Tactic 2: The reformatted guidelines/algorithms should be available in both short and long versions and disseminated to accommodate differing needs and uses.
Tactic 3: The guidelines/algorithms should be tailored specifically for use with information technology, the Internet, local networks, and PDAs.
Tactic 4: Existing disease management tool kits available for treatment of major depression, bipolar disorder, and schizophrenia should be collected and analyzed, and, if necessary, new tool kits should be developed for use in the pilot programs.
Tactic 5: The newly formatted Michigan algorithms should be updated regularly.
Strategies for Physician Education
Tactic 1: The leadership team and pilots should develop strong, consistent messages as to explain the value of guidelines and algorithms. These should be focused on critical issues such as expected outcomes and physician autonomy and, whenever possible, be accompanied by stakeholder endorsements.
Tactic 2: As part of a commitment to being “centers of excellence,” one or more state medical schools should adopt and teach guidelines/algorithms as part of the medical school curriculum and in residency training programs.
Tactic 3: The leadership team and pilot programs should explore ways of offering Continuing Medical Education (CME) credit for conferences, training programs, and regional sessions devoted to evidence-based mental health care and the use of guidelines and algorithms.
Tactic 4: The leadership team and pilot programs should work together to develop site-specific physician training programs for each pilot program.
Strategies for Consumer Education
Tactic 1: The leadership team and pilot programs should develop materials and methods for improving patient-physician communication on the nature, importance, value, and use of guidelines and algorithms during individual treatment sessions—that is, on a “one-to-one” basis.
Tactic 2: Pilot programs and the leadership team should collaborate on a broader program of consumer education and awareness through the use of public service announcements, and, most especially, by employing existing advocacy groups as messengers to their constituents.
Tactic 3: The leadership team should evaluate the need to conduct further research into consumer needs and preferences as well as the possibility of offering consumer education tailored to specific subgroups or settings—for example, CMH settings.
Strategies for Ongoing Physician Support
Tactic 1: The leadership team and pilot programs should devise mechanisms to support and assist clinicians in the treatment of specific cases and patients.
Tactic 2: The leadership team and individual pilots should mutually develop support mechanisms to help with administration and logistics of the pilot itself.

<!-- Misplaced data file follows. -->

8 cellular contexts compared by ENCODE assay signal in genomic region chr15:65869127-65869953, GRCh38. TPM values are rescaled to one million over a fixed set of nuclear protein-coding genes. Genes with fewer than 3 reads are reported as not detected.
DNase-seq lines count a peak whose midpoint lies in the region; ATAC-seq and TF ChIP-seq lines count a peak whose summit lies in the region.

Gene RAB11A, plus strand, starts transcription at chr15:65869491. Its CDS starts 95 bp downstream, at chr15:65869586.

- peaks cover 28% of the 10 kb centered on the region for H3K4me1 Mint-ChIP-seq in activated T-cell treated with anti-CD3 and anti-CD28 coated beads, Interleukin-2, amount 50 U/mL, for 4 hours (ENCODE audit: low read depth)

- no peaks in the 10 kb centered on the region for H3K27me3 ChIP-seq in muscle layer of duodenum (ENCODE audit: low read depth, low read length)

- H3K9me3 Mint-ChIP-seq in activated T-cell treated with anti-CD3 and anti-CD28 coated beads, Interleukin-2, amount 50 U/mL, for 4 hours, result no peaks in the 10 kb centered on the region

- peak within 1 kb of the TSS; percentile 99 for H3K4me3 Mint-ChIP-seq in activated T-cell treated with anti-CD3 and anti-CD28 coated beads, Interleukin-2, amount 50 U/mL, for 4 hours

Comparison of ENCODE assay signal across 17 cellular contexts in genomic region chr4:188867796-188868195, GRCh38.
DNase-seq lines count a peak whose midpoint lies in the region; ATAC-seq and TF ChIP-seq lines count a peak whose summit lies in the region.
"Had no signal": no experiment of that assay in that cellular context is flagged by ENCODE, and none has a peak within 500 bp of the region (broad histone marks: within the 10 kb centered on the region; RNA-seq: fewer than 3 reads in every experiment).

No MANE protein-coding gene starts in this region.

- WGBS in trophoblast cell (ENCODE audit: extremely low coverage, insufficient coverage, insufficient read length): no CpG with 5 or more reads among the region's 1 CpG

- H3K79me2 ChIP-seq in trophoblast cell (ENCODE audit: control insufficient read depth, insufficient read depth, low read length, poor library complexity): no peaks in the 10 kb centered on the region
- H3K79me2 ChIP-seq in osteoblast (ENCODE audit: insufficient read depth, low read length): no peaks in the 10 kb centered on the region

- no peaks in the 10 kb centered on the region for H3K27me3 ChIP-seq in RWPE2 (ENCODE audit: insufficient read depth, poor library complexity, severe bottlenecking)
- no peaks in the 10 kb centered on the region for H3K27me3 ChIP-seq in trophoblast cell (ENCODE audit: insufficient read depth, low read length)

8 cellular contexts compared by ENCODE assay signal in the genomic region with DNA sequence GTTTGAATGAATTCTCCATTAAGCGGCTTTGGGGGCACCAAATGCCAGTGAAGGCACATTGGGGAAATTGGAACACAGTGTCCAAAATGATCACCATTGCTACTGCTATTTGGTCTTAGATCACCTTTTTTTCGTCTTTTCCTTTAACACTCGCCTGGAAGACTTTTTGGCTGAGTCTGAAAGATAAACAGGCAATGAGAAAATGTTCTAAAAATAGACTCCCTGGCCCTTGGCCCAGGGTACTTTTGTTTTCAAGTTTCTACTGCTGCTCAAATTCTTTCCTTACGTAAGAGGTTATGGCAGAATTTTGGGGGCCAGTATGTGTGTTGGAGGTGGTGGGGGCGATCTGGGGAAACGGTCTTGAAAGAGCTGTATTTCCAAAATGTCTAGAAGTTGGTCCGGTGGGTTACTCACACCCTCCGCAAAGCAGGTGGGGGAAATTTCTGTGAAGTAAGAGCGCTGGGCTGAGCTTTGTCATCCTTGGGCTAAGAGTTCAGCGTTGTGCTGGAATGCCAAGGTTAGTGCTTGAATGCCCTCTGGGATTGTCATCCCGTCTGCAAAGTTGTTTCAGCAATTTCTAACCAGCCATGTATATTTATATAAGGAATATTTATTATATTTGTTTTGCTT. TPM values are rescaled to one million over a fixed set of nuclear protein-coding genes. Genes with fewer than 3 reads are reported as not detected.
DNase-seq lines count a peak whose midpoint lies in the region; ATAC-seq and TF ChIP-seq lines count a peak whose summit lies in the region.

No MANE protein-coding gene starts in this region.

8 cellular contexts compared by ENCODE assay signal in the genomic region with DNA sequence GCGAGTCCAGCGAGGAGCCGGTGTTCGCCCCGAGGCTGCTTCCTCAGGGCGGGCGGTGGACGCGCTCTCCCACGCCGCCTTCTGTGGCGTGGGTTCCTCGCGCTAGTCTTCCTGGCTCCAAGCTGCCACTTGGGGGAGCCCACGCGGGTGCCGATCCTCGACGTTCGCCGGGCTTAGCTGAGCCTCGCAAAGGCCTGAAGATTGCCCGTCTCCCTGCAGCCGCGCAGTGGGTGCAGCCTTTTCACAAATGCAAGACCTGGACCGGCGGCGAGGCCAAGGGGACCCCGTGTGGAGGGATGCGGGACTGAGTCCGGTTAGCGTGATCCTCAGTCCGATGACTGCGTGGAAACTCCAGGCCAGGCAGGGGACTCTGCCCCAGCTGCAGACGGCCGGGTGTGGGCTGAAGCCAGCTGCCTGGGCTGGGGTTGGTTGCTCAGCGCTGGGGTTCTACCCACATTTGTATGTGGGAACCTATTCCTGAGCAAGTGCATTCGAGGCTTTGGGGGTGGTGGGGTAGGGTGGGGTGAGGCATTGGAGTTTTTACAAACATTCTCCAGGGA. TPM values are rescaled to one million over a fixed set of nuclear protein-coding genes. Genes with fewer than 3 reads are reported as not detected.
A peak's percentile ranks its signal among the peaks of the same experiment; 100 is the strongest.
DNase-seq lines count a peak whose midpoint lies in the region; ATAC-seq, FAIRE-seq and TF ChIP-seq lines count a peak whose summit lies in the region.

Tactic 3: The leadership team should work with payers to develop prescriber profiles and make them available to prescribers and researchers, while remaining sensitive to privacy issues. As part of this process, the group should encourage as much as possible movement toward universal use of electronic medical records.
Strategies to Develop Incentives for Change
Tactic 1: The leadership team and pilots should develop nonfinancial incentives for the adoption of guidelines and algorithms.
Tactic 2: The leadership team should offer CME credit as an incentive as well as an educational opportunity.
Tactic 3: The leadership team should approach payers to secure their buy-in for: (1) paying or creating rewards for guideline/algorithm adherence and (2) increasing reimbursement to improve the quality of care and reporting.
Tactic 4: The leadership team should work with the Michigan Department of Community Health to ensure that contracts with providers reflect EBP principles.
Strategies for Evaluation and Measurement
Tactic 1: The leadership team, working with representatives from the pilot programs, should develop multidimensional evaluation and measurement techniques that assess adherence to and variation from guidelines, effectiveness of guidelines, consumer and physician satisfaction, cost, and variations among prescribers.
Tactic 2: The leadership team and the local pilot programs should work together to establish registries of persons with the conditions of interest (depression, bipolar disorder, and schizophrenia), while remaining sensitive to privacy issues.
Strategies for Stakeholder Buy-in
Tactic 1: The leadership team should assist pilot programs in developing EBP buy-in at each site through informational outreach efforts.
Tactic 2: The leadership team should identify a suitable contractor to coordinate marketing efforts to consumer advocacy groups and other groups with an interest in mental health care.
Tactic 3: The leadership team should encourage current steering committee members to serve as active ambassadors for EBP, the use of guidelines and algorithms in mental health care, and the pilot program process.
Tactic 4: The leadership team should serve as a liaison to private foundation and corporate funders, within Michigan and nationally, and develop strategies for engaging their support for the project.
A copy of the full report is available below.